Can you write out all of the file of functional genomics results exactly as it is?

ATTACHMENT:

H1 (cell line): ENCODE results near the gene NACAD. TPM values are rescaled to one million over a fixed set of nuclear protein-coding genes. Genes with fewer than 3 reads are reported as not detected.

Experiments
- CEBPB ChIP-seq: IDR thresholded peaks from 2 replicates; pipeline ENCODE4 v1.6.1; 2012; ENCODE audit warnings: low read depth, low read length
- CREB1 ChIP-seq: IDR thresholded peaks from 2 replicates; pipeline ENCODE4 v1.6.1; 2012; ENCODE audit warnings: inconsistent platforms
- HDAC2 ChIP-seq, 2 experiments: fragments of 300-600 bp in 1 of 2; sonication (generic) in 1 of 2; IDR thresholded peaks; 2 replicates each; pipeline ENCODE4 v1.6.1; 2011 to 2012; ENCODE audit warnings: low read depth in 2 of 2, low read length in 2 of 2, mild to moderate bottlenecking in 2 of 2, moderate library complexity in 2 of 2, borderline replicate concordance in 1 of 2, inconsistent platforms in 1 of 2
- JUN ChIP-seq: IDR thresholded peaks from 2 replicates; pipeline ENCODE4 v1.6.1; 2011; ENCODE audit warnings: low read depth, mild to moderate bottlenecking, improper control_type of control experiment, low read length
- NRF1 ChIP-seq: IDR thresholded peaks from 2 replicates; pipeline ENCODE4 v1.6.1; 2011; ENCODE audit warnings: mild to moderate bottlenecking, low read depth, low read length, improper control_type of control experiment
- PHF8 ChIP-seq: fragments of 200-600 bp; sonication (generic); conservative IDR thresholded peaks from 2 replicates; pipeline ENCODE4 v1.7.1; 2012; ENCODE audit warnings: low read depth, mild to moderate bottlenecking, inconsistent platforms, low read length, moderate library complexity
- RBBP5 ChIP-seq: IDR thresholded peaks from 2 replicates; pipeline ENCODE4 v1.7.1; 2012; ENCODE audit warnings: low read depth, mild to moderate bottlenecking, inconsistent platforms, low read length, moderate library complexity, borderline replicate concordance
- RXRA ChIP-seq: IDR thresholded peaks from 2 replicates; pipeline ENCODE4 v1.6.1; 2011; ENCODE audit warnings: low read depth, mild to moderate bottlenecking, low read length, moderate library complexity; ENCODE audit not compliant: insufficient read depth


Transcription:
H1 (cell line): ENCODE results near the gene NACAD. TPM values are rescaled to one million over a fixed set of nuclear protein-coding genes. Genes with fewer than 3 reads are reported as not detected.

Experiments
- CEBPB ChIP-seq: IDR thresholded peaks from 2 replicates; pipeline ENCODE4 v1.6.1; 2012; ENCODE audit warnings: low read depth, low read length
- CREB1 ChIP-seq: IDR thresholded peaks from 2 replicates; pipeline ENCODE4 v1.6.1; 2012; ENCODE audit warnings: inconsistent platforms
- HDAC2 ChIP-seq, 2 experiments: fragments of 300-600 bp in 1 of 2; sonication (generic) in 1 of 2; IDR thresholded peaks; 2 replicates each; pipeline ENCODE4 v1.6.1; 2011 to 2012; ENCODE audit warnings: low read depth in 2 of 2, low read length in 2 of 2, mild to moderate bottlenecking in 2 of 2, moderate library complexity in 2 of 2, borderline replicate concordance in 1 of 2, inconsistent platforms in 1 of 2
- JUN ChIP-seq: IDR thresholded peaks from 2 replicates; pipeline ENCODE4 v1.6.1; 2011; ENCODE audit warnings: low read depth, mild to moderate bottlenecking, improper control_type of control experiment, low read length
- NRF1 ChIP-seq: IDR thresholded peaks from 2 replicates; pipeline ENCODE4 v1.6.1; 2011; ENCODE audit warnings: mild to moderate bottlenecking, low read depth, low read length, improper control_type of control experiment
- PHF8 ChIP-seq: fragments of 200-600 bp; sonication (generic); conservative IDR thresholded peaks from 2 replicates; pipeline ENCODE4 v1.7.1; 2012; ENCODE audit warnings: low read depth, mild to moderate bottlenecking, inconsistent platforms, low read length, moderate library complexity
- RBBP5 ChIP-seq: IDR thresholded peaks from 2 replicates; pipeline ENCODE4 v1.7.1; 2012; ENCODE audit warnings: low read depth, mild to moderate bottlenecking, inconsistent platforms, low read length, moderate library complexity, borderline replicate concordance
- RXRA ChIP-seq: IDR thresholded peaks from 2 replicates; pipeline ENCODE4 v1.6.1; 2011; ENCODE audit warnings: low read depth, mild to moderate bottlenecking, low read length, moderate library complexity; ENCODE audit not compliant: insufficient read depth